For a business owner who has nurtured a company for years, making the decision to sell can be difficult. But whether it’s for financial security, health reasons, retirement or a transition to the next generation, many owners eventually need or want to make a change.
What are the goals for the sale?
The type of preparation a company makes for ownership transfer depends on the owner’s personal, financial and corporate goals. For example, if the owner wants to achieve the highest possible selling price to build personal wealth, the preparation would be different from a founder passing a business in good financial health to his children. Recognizing and setting goals for the transaction is the first step in considering a business sale, whether the sale is five months or five years away.
Take a hard look at the business
A business owner must evaluate the business with an eye toward changes that could enhance the company’s value to buyers. The assessment should encompass strengths, weaknesses, employees, markets, products, management and actions that should be taken before the company goes on the market. At this stage, an experienced business broker can often contribute critical market knowledge and advice that will help build value for the company.
Maximize sales price by maximizing profits
Typically, the sales price for a company is based on a multiple of projected cash flow or profits. If a business is selling at a price equal to six times earnings, a $50,000 increase in annual profits will bring the seller an additional $300,000 in sales proceeds.
Increasing profits by bringing in new customers makes a company more attractive, especially if the new revenue diversifies the company’s customer base. Buyers consider a company more risky (and less desirable) if a small number of customers comprise a large percentage of the company’s revenues.
Another effective way to increase profits is by controlling expenses, a process that can be as simple as reducing unnecessary travel and overhead expenses or as complicated as trimming the work force. A company on the market should consider deferring growth-oriented capital expenditures. Capital expenditures may reduce the owner’s net remaining equity in the business if the expected increase in profits resulting from the new equipment is not realized prior to the sale of the company.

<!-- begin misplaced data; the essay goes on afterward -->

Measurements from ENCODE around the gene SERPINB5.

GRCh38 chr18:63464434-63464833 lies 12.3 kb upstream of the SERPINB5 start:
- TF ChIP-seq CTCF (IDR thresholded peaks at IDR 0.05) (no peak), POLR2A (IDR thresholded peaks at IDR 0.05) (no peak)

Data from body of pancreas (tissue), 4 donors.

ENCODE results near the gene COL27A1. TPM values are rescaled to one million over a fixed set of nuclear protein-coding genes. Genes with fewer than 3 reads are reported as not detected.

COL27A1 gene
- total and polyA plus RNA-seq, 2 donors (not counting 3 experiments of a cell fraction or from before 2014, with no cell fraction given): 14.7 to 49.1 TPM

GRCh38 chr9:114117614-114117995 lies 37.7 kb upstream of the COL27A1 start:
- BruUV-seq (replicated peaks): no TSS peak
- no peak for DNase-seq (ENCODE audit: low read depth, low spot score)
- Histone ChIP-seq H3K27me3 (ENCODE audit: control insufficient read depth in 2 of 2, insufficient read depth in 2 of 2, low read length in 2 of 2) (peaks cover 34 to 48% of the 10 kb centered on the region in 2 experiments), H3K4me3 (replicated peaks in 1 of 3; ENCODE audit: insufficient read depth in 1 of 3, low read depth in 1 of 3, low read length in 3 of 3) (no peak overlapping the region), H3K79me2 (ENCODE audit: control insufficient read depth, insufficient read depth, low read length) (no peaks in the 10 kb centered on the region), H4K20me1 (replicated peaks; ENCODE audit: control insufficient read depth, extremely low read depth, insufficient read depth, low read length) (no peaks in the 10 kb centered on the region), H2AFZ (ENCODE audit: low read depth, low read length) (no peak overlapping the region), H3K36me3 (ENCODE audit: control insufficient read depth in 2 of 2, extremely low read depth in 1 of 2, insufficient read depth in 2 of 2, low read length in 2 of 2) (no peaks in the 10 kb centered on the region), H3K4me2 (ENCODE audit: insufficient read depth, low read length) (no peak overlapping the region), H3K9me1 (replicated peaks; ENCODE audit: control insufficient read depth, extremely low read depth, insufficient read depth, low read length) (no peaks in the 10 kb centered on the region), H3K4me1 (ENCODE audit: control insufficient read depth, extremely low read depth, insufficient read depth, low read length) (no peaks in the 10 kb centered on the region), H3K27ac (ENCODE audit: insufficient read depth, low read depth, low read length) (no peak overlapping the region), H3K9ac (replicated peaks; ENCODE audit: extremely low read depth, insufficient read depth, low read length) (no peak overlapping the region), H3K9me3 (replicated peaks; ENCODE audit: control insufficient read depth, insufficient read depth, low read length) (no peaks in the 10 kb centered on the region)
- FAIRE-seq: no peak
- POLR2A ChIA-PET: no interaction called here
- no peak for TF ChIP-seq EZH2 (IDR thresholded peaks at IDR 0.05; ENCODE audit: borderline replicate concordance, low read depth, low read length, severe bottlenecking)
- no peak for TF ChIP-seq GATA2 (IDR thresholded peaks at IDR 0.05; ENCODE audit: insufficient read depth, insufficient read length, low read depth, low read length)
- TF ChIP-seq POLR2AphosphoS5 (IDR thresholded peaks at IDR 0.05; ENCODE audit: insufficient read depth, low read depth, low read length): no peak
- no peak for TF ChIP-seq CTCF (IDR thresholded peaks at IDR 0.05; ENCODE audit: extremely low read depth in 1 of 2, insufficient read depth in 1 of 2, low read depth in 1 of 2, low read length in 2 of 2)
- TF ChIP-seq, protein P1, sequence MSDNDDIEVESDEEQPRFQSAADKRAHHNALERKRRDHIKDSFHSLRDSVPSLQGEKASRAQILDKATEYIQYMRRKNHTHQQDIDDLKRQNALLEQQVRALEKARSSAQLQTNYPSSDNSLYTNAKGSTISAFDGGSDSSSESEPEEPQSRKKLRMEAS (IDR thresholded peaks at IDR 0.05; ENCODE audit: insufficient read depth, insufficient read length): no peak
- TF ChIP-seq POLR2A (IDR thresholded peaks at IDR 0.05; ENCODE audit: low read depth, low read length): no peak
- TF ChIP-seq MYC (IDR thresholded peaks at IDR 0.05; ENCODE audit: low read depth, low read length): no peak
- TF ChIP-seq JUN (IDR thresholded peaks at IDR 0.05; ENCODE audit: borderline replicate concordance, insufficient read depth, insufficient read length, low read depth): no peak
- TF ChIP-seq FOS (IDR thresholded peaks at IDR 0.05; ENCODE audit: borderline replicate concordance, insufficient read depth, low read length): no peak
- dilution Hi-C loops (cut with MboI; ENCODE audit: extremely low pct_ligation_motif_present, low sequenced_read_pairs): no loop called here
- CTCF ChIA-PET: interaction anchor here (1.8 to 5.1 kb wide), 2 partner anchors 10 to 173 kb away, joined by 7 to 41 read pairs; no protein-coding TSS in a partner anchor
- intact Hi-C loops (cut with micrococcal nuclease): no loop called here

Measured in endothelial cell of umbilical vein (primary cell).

Planning for sale
There are other steps a business can take to prepare for a successful sale. For example, if key personnel are integral to the company’s success, owners may wish to ensure their continued employment with an incentive compensation plan and written employment contracts.
Federal and state income taxes can extract a huge bite out of the proceeds from the sale of a company. Experienced, knowledgeable and careful tax planning before the sale is essential for this process. Disputes related to tax consequences between business buyers and sellers often result in failed transactions. A business broker who is also a CPA with tax expertise can plan for and structure a business sale transaction to maximize net after-tax proceeds to the seller without eliminating the future tax benefits to the buyer that are necessarily a part of the proposed purchase price.
Financial statement analysis & market comparables
In order to accurately compute the true value of a business for a new owner, the company’s financial statements should be analyzed for “recasting adjustments” to reflect the company’s sustainable earnings potential in the hands of the buyer. Analysis like this, when handled by a skillful, experienced professional, can make a dramatic difference for the value of the business. Further, just as a good real estate broker has “market comps” to value your home when you sell it, a good business broker has access to comparable business sales in your industry to make you an informed seller.
A knowledgeable business broker can help company owners navigate the complex issues of evaluating, pricing, negotiating, selling and transitioning a company successfully to a new owner.
Selling a business can be an expensive process. But the payoff – financial security, reduced stress, time to travel and relax – can be worthwhile if the sale is conducted with skill and planning.
For more information on selling your business, contact John Trowbridge using his information below.
Senior Vice President
With more than 30 years’ experience in public accounting and an intensive tax background in tax planning and return preparation, John manages client relationships and focuses on the firm's prospective clients, assists industry teams in developing new prospects, and meets with clients. John’s expertise includes federal and international tax strategies, growth incentives, wealth transfer and estate planning. He has worked closely with manufacturers and mid-size companies and their owners/leadership providing a variety of profit-building tax strategies.
John earned a bachelor of business administration from Wichita State University and is involved in numerous professional organizations including: Kansas Society of Certified Public Accountants (KSCPA), American Institute of Certified Public Accountants (AICPA), Wichita State Auditing and Accounting Conference planning committee, Kansas Family Business Forum, Wichita Manufacturers Association Executive Board, Risk Management Association Board of Directors and the Kansas Global Trade Service steering committee for the Brookings Institute Global Cities Initiative.